In addition, we are gearing up to peer-to-peer learning, which is what we are calling our learning collaborative. The learning collaborative will be bringing together groups of states, tribes and territories who are particularly interested in a topic. So for example, topics around being able to self-direct services, really just taking available funds and hiring and manage people for supports for self-direction. There are a number of different models and there are some great examples of where it’s being done well and some great examples where people are just trying to get it up and going. So peer-to-peer learning, bringing together groups of states for probably a period of about 18 months of regular meetings and working for a very structured process of trying to make progress in their particular system.
We also are developing learning collaborative around supports for people with brain injury, particularly person-centered supports for people with brain injury and what that means in terms of supporting people in the community and accessing community and other supports for people.
And actually, at this point, we are targeting for early next year in 2020 a peer-to-peer learning collaborative getting started ensuring person-centered planning in older adults is another peer-to-peer opportunity that we’ve got targeted for early next year.
Smith: And what can you tell me about the national clearing house of resources?
Bevin: Yeah, this is Bevin. We have a website up now – ncapps.acl.gov – and it has a fair amount of information on it. And we have a resources page on that website, but right now, it’s just kind of got a sprinkling of resources, and we really hope that within a few months, I hope by the time the podcast airs, that this really becomes much more of a clearing house and not a sampling of tools, articles, papers, webinar recordings, presentations.
Bevin: Podcasts, absolutely.
Bevin: And all kinds of materials related to person-centered planning and practice. We’ll put when we create our own original materials – that will be up there too, but we’ll also draw on content around the web that’s already available and make sure that it’s all in one place. We’re working on trying to figure out the best and more intuitive way to organize the materials, but the idea will be that this can be a useful resource for anyone who’s interested in learning more of interested in being more person-centered in their organization to just get on the web and have freely available tools and resources to use.
Smith: Are you guys familiar with Richard Mollot and NursingHome411.org?
Smith: You should check him out. We can send you information. He works a lot with Consumer Voice and the NursingHome411.org website is just resources related to mainly long-term care settings, which is not the only thing you guys are focused on, but there is some overlap there for sure.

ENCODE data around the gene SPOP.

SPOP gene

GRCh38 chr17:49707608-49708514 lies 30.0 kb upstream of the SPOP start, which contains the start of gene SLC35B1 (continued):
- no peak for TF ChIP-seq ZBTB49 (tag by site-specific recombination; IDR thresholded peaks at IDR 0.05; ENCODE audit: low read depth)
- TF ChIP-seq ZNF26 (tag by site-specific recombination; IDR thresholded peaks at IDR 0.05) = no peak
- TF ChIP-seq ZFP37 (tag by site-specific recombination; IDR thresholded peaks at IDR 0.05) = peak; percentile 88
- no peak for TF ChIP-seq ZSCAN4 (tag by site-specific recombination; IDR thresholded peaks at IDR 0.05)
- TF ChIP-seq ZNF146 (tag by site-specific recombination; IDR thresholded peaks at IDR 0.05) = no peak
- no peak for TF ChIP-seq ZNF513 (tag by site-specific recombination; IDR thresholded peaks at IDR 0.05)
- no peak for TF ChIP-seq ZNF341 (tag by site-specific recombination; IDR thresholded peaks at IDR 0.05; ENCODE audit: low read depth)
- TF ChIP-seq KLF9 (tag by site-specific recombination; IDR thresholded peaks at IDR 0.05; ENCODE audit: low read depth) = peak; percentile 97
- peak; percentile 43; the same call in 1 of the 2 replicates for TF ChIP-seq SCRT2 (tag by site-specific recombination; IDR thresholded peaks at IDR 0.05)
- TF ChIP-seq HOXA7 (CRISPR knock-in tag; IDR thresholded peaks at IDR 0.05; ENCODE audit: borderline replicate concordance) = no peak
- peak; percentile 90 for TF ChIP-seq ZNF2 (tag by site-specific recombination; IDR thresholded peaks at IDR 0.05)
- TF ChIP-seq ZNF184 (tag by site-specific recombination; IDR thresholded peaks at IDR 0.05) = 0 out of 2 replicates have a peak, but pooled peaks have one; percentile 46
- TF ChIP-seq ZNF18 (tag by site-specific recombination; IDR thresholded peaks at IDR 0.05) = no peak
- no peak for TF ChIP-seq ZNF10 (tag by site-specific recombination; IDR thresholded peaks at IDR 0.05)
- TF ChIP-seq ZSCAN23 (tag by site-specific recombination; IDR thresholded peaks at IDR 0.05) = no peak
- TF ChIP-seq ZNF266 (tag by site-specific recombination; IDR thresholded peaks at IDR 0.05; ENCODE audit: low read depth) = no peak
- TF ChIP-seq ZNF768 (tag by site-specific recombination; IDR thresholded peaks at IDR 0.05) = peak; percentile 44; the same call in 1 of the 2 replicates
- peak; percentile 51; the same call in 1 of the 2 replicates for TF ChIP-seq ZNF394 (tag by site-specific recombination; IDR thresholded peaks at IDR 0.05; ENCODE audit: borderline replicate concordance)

Alixe: That’s great. I’m glad you bring it up, because as we have conversations with folks, they always bring up some kind of their favorite resources and the resources they find most useful, and we will be, by the way, linking to other websites in our resources as well, but anyways, we really hope to kind of crowdsource this as well. So as we go talk to people around out in the field, we’re asking them, “Hey, send us the resources that you think are most useful,” so we can kind of keep adding more and more and refining as we go.”
Schenk: Sounds fantastic. In the last minute or so that we have, guys, is there anything else you want to add about the program?
Shawn: This is Shawn. I just want to really point out the great work HSRI is doing here in making this sort of – it’s been a policy issue for over 40 years and this is really one of the more tangible and concentrated efforts to really try to help these businesses to move in the direction that we’ve all been sort of promoting and trying to help do for decades now. So I think that HSRI is just doing a wonderful job in giving this thing a real shape and making it a reality. So I want to just say that from a general perspective.
Schenk: Yeah, we don’t have a big budget for this podcast, but if we had a budget, I would have a little button I would hit for applause and I would hit the applause button for HSRI. So just, yeah,
Bevin: Thank you.
Schenk: Well great guys. Thank you guys, all of you, so much for coming on, sharing your knowledge and your excitement for this.
Smith: And thanks for what you do in general because this is sorely needed. We need it here in Georgia. I’m glad we get to be a part of this, but hopefully after the test run of the 15 states, we can start to pass it across borders as well.
Alixe: For sure.
Bevin: Of course.
Schenk: Great. All right, thanks guys.
Shawn: Thank you.
Alixe: Thank you.
Bevin: Thank you.
Schenk: So I think that it’s important to talk about person-centered care in the long-term care setting, especially this month, because October represents Residents’ Rights Month, where we talk about and raise awareness for the civil rights and the rights of individuals who happen to be residing in long-term care.
Smith: Yeah. And I’m also excited that Georgia is part of the program. I think it’s going to be really interesting.
Schenk: It’s much needed, yeah.
Smith: We can definitely use some assistance on person-centered care here.
Schenk: That’s right. So again, thank you to Shawn, thank you to Alixe and thank you to Bevin…
Schenk: …for coming on the program. And with that, that’s going to conclude this episode of the Nursing Home Abuse Podcast. You can consume new episodes of the podcast every other week on Monday morning. You can catch us on YouTube or our website, which is NursingHomeAbusePodcast.com or wherever you get your podcasts. And with that, we’ll see you next time.
Smith: See you next time.